As an Epic Store exclusive, it’s challenging to gauge the performance of Skull and Bones, especially since console numbers have not been disclosed. Insider Gaming cites sources within the company who claim that 850,000 people have downloaded the game, with the eight-hour free trial that Ubisoft is offering contributing to this figure. It’s worth noting that the developers described the game as top-tier quality and were adamant about pricing it at $70.
Are you feeling inspired to revisit Black Flag after trying out Skull and Bones? What are your thoughts on Skull and Bones if you’ve had the opportunity to try it out? Feel free to share your thoughts in the comments section below.
Shibuya Action RPG REYNATIS Coming to PS5 first, with a later release on PS4 in the West later this year
FuRyu’s Shibuya-based action RPG REYNATIS has sparked significant interest since its announcement for the PS5 and PS4 in Japan last week, with many eagerly awaiting news of a Western release. After the release of the full-length trailer this week, NIS America has stepped in as the publisher for North America and Europe.
While a specific release date hasn’t been announced yet, the company has confirmed that the game will include Japanese audio and English text upon its arrival in this region, along with a PC version being added. Fans will have to wait a little longer for the localized version of the upcoming adventure, which will feature several well-known Square Enix veterans.
“In search of liberation through power, the wizard Marin embarks on a journey to Shibuya, encountering Sari, a member of the MEA, a group committed to regulating wizards,” the description hints. Hide your magical abilities to blend in with the crowd and freely roam the city, engaging in various activities or missions. Alternatively, unleash your powerful skills to access hidden areas and confront any obstacles that cross your path.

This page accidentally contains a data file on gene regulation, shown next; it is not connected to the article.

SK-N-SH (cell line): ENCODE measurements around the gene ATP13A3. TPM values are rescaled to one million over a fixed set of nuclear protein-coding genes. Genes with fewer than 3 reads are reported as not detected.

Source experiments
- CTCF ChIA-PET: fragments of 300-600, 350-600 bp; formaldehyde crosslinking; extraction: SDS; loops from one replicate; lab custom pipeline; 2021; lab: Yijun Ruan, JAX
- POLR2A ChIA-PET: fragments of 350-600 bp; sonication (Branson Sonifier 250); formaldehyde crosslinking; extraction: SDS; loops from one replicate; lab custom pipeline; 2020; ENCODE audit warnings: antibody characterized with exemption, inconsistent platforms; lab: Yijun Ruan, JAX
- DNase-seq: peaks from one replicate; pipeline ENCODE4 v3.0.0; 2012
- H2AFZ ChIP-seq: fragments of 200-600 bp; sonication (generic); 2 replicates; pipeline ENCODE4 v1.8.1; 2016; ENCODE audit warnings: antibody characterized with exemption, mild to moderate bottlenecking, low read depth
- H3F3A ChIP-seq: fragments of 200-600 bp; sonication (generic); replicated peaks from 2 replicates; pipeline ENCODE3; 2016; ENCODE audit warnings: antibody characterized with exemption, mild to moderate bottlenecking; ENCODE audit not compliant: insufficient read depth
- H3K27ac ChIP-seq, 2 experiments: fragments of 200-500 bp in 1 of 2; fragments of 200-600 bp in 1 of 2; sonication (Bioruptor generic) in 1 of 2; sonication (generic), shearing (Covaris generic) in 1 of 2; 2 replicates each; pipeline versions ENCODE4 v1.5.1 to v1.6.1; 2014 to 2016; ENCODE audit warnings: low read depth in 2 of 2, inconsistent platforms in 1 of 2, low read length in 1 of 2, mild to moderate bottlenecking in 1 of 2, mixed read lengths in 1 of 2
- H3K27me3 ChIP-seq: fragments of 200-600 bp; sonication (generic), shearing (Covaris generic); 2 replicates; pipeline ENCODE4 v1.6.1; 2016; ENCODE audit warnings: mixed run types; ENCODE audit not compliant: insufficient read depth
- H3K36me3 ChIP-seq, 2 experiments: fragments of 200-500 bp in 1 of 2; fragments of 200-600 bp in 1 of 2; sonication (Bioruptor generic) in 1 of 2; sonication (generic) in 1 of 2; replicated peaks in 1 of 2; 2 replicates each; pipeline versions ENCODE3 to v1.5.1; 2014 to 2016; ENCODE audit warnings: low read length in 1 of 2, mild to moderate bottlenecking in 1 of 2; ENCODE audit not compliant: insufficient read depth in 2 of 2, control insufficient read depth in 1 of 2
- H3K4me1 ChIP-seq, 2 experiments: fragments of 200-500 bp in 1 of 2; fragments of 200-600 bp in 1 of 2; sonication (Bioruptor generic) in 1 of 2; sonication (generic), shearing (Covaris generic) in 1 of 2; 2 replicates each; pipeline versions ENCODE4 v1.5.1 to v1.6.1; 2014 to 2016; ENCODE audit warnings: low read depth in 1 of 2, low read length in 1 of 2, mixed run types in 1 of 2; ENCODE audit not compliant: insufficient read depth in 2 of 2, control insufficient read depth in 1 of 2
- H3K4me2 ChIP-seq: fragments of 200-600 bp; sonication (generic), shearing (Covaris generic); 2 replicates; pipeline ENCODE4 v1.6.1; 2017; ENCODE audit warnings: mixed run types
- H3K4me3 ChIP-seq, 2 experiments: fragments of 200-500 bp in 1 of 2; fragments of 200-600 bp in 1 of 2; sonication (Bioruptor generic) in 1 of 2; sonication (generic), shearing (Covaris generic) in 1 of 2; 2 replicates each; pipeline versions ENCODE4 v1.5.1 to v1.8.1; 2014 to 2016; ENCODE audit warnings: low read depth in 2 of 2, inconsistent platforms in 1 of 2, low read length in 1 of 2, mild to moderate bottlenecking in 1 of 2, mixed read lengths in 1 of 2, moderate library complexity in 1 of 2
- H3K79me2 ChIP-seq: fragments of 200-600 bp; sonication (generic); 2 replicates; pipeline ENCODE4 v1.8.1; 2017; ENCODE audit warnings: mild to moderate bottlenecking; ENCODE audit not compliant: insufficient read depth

When Shadow of the Erdtree releases, I might stop fighting Malenia in Elden Ring Legend and focus on soloing her
It’s astonishing that two years have passed since a standout Elden Ring player emerged victorious, solidifying their claim to the Elden Lord throne by engaging in repetitive ritual battles. The character known as Let Me Solo Her valiantly defeated the game’s toughest boss on behalf of players, earning legendary status in the gaming community.
Currently, LMSH is engaged in a battle against Malenia but is eagerly anticipating Shadow of the Erdtree as a potential opportunity to end the conflict. After the DLC was announced, IGN interviewed a player with extensive experience in Elden Ring, boasting over 1,200 hours of gameplay. They claim to have defeated Malenia thousands of times and even completed the game using a unique mod.
LMSH is eagerly anticipating Shadow of the Erdtree, expressing confidence in director Hidetaka Miyazaki’s ability to deliver another outstanding masterpiece for players to enjoy. The terrifying Messmer, who Miyazaki confirmed to be a significant character in the DLC and on par with other potent figures in the game, is the new enemy in LMSH, as depicted above. Could this be a new adversary for LMSH?
The upcoming DLC for Elden Ring, Shadow of the Erdtree, is highly anticipated and is set to release on June 21st for PS5 and PS4. Do you think LMSH will be able to progress? Or do you think they are destined to dance with Malenia forever? Feel free to share your thoughts in the comments section below.